But then the government’s preferred solution, Regional Schools Commissioners, have just had a good kicking from the Select Committee. The committee found that their role was unclear, their ways of working inconsistent and lacking in transparency and their objectives often inappropriate. As the Tory chair put it “the oversight system is now confused, fragmented, and lacking in transparency. RSCs are a product of the Department’s ‘acting first, thinking later’ approach when it comes to big changes in the schools landscape.”

But from another point of view, Jonathan Simons in a recent blog (http://www.policyexchange.org.uk/media-centre/blogs/category/item/let-s-stop-eulogising-democratic-accountability) tried to argue that accountability of schools through local councils doesn’t work. The evidence he based this on was that there is no relationship between local election results and school performance. Specifically, councils with low performing schools mostly don’t get punished at the ballot box.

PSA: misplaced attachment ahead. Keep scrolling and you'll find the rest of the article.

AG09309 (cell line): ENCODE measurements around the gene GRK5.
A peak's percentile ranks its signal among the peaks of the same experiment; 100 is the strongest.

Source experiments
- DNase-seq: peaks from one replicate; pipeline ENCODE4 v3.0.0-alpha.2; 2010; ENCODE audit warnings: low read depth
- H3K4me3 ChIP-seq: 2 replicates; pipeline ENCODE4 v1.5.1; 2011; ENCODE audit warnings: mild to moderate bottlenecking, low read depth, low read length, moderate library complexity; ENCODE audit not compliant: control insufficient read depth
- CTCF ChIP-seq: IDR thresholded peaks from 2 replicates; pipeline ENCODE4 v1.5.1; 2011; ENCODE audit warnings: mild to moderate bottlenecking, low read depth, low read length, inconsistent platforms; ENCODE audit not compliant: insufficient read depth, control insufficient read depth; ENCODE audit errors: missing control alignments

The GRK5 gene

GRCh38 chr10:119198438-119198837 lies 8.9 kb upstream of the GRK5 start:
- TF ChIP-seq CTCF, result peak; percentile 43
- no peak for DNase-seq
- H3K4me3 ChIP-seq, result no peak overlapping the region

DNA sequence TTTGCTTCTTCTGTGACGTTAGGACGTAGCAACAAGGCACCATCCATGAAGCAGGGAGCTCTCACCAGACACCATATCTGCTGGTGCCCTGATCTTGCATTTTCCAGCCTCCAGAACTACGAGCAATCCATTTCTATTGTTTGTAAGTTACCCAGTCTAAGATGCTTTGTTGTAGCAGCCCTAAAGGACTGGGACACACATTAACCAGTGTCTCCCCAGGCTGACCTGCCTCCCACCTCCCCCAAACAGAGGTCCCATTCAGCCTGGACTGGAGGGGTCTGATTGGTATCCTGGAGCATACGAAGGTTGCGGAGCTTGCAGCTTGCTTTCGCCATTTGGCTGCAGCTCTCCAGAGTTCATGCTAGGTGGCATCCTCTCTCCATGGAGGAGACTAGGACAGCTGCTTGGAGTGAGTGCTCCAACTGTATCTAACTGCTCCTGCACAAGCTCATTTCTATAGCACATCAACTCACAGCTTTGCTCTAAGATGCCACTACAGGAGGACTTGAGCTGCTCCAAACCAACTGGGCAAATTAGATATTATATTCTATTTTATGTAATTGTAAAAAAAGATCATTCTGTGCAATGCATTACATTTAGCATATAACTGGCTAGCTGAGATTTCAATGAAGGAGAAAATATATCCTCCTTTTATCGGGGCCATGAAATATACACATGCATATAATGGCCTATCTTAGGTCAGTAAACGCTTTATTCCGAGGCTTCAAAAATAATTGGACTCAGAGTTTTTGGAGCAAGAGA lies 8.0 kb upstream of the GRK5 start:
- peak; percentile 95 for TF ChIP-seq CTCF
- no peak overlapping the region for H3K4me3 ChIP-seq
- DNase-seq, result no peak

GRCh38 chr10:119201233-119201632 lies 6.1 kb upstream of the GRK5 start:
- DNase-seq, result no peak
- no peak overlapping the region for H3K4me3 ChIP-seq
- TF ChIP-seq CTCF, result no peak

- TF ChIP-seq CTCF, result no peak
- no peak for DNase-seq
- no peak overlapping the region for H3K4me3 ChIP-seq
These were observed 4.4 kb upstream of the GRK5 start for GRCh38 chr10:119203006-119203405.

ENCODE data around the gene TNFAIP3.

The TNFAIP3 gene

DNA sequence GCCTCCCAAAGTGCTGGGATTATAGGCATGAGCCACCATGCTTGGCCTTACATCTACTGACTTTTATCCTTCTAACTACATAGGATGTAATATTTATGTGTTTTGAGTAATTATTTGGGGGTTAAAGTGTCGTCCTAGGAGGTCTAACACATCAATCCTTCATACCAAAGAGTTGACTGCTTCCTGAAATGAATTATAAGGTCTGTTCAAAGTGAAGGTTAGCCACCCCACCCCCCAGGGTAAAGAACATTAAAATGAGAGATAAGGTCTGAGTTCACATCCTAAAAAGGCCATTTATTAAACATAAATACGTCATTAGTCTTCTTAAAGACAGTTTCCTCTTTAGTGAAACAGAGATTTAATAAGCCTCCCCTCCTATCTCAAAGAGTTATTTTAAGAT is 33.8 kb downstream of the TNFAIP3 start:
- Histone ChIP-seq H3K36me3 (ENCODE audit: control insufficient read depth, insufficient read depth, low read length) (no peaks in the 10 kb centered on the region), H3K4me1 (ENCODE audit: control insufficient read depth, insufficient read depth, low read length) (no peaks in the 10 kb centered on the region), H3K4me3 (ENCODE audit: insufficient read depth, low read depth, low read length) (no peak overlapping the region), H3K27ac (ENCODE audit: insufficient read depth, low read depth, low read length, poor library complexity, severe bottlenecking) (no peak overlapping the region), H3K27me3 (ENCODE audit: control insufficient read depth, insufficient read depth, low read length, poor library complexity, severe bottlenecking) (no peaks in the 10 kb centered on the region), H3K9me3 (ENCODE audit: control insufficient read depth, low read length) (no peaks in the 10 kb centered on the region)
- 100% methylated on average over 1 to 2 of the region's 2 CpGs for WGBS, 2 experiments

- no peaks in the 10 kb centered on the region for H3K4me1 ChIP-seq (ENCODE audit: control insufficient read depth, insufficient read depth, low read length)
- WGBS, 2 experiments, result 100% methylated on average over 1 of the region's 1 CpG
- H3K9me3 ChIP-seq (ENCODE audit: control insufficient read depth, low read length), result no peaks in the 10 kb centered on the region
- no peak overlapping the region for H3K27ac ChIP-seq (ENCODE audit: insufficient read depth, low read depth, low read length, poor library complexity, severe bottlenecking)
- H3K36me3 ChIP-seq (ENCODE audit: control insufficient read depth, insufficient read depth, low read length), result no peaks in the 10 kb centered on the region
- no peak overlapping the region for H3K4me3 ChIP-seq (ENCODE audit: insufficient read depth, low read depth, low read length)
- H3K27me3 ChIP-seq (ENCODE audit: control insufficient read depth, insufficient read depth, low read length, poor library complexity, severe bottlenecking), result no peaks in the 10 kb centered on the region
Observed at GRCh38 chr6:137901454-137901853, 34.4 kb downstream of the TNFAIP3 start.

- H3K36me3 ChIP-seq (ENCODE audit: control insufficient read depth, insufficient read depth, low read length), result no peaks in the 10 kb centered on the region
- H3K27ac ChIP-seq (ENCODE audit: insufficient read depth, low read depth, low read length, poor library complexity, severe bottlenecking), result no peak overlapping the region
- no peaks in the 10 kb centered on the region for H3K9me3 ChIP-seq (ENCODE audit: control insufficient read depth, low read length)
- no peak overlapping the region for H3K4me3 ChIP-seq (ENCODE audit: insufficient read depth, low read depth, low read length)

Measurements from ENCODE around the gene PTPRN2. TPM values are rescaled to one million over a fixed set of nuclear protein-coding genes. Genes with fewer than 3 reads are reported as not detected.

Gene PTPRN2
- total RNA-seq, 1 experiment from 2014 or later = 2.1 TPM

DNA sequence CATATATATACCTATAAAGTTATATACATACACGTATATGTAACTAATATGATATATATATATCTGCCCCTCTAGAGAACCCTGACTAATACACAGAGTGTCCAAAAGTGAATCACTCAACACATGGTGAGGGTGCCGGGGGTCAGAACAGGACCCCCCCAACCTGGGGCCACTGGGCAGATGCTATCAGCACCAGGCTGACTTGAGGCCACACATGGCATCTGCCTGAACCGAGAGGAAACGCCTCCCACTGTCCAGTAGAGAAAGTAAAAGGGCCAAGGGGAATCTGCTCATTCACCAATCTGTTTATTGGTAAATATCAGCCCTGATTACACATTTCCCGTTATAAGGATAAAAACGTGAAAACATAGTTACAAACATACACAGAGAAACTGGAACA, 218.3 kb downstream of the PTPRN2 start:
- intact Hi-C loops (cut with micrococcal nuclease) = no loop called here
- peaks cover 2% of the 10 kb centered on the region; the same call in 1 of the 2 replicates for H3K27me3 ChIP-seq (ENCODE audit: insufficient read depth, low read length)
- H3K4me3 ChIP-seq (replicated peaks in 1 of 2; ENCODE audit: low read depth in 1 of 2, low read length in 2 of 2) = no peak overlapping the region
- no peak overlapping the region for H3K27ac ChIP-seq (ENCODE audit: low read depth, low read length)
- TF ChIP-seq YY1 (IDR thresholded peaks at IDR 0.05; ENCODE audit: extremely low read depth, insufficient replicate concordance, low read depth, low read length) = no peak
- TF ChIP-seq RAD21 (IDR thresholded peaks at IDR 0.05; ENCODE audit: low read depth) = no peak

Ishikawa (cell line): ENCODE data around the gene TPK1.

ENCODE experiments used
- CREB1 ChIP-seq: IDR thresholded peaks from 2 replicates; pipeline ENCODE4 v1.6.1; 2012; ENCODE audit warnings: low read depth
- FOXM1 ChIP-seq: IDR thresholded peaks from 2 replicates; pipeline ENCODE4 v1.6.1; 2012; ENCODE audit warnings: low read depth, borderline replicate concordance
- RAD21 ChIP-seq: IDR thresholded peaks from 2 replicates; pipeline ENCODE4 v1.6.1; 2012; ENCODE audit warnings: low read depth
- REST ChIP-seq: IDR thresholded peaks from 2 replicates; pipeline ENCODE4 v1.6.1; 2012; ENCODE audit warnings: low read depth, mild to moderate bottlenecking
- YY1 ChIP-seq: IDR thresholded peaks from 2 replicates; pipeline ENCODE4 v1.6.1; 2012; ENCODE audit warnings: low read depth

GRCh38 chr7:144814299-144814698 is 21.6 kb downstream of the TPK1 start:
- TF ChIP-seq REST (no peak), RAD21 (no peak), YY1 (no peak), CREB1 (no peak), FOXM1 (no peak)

This is of course a very narrow definition of democratic accountability. To begin with, people vote for lots of reasons – and always have to consider whether they think any other party would do better. But more importantly, accountability isn’t just about elections. It’s about people being able to bend the ear of councillors at surgeries and about local intelligence being used in a continuing dialogue with schools. And recognising that opinion polling just today found people trust local councillors twice as much as they do government ministers.

When results aren’t good, it’s an easy temptation to just find someone to blame. Wilshaw is a past master at this – it’s politician’s fault, not enough good heads, too much poor teaching and so on. Not often do we ask ourselves, is there something about the lives of people in places where exam results are less good, that might explain it. Perhaps because that would raise some rather harder questions about inequality, the north-south divide and the collapse of decent, skilled employment opportunities in so many places.